Article by Alison Hugill in Berlin; Saturday, August 4, 2012
A note Larry Clark has written about his work, scrawled in childlike handwriting and mounted alongside his Teenage Lust photo series at C/O Berlin, describes with nostalgic longing the drugged out gang bangs and violent sex scenes of his rural American youth. He laments not having had a camera at the time, to capture the uninhibited sexual thrills of his boyhood.
In the early 70s, at the age of thirty, Clark decided to submerge himself in this scene, to relive this youthful past through the lens of his camera. His entire body of work – both photographic and cinematic – revolves around his idée fixe of adolescent sex and subculture. Clark’s series Tulsa, Teenage Lust and Los Angeles are all attempts to deal with this obsession through a remarkably intimate and penetrating documentation of teenage sexuality in America, its simultaneously dangerous and invigorating perversities.
C/O Berlin presents, for the first time in Germany, around 150 works by Larry Clark, including his series Teenage Lust and Los Angeles as well as several videos and unpublished collages by the controversial photographer. Born in Tulsa, Oklahoma in 1943, Clark has become one of the most famous photographers of contemporary America.
The first room of the exhibition at C/O launches the viewer immediately into a depraved and startling world: photographs of a pregnant woman shooting up, a baby lying dead in an open casket, naked bodies and needles, American flags and guns. Each element composes the seedy underworld that Clark grew up in and that he documents so lovingly. Now, over forty years after the publication of his first book Tulsa, these photographs have become iconic images of American life.
Clark’s paragon of sexual virility is the teenage boy. Filled with sexual curiosity and the potency to enact his wildest dreams, the interchangeable pubescent boy Clark studies in his photographs exudes a terrifying masculinity that appears to know no bounds. His 2003-2006 series Los Angeles, for example, chronicles four years in the life of teenager Jonathan Velasquez, the inspiration for his film ‘WASSUP ROCKERS.’ The photographs of Velasquez seem at first to emulate popular, more innocent poses of young adolescent celebrities yet Velasquez possesses a violent, sexual edge that demands to be taken seriously.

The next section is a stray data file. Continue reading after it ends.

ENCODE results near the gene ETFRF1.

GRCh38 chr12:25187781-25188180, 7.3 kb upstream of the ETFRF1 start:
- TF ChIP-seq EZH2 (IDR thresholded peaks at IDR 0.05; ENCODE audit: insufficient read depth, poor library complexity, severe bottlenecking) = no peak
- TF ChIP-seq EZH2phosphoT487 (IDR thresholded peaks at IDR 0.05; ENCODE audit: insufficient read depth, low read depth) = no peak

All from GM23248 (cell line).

Clark investigates this juxtaposition more directly in his collages, displayed in the upper galleries of C/O Berlin. In these works, he places cutouts of young male celebrities (Matt Dillon, Corey Hart) from decades-old teen magazines alongside his own photographs of young boys with erections and piercing glares. Clark sometimes includes clippings from newspapers with headlines about sexual harassment, pedophilia and rape. A particular interest of Clark’s seems to be the phenomenon – widely reported on in the 90s – of young boys being molested by adult women. The political or moral stance Clark is taking remains unclear, yet his fascination with cataloguing teenage sexuality in all its forms is apparent once more.
The current exhibition at C/O Berlin provides a thorough overview of Clark’s oeuvre. At once raw and self-reflexive, his photographs deal with the problematic of the mass media’s portrayal of teens, the manner in which it produces, demonizes, sexualizes and rejects teenagers. Clark quotes media theorist Marshall MacLuhan in the exhibit: “The criminal, like the artist, is a social explorer.” These words ring true in relation to Clark’s unparalleled photographic investigations.
Alison Hugill has a Masters degree in Art Theory from Goldsmiths College, University of London. Alison is the Arts & Culture Editor of Review 31 and is based in Berlin.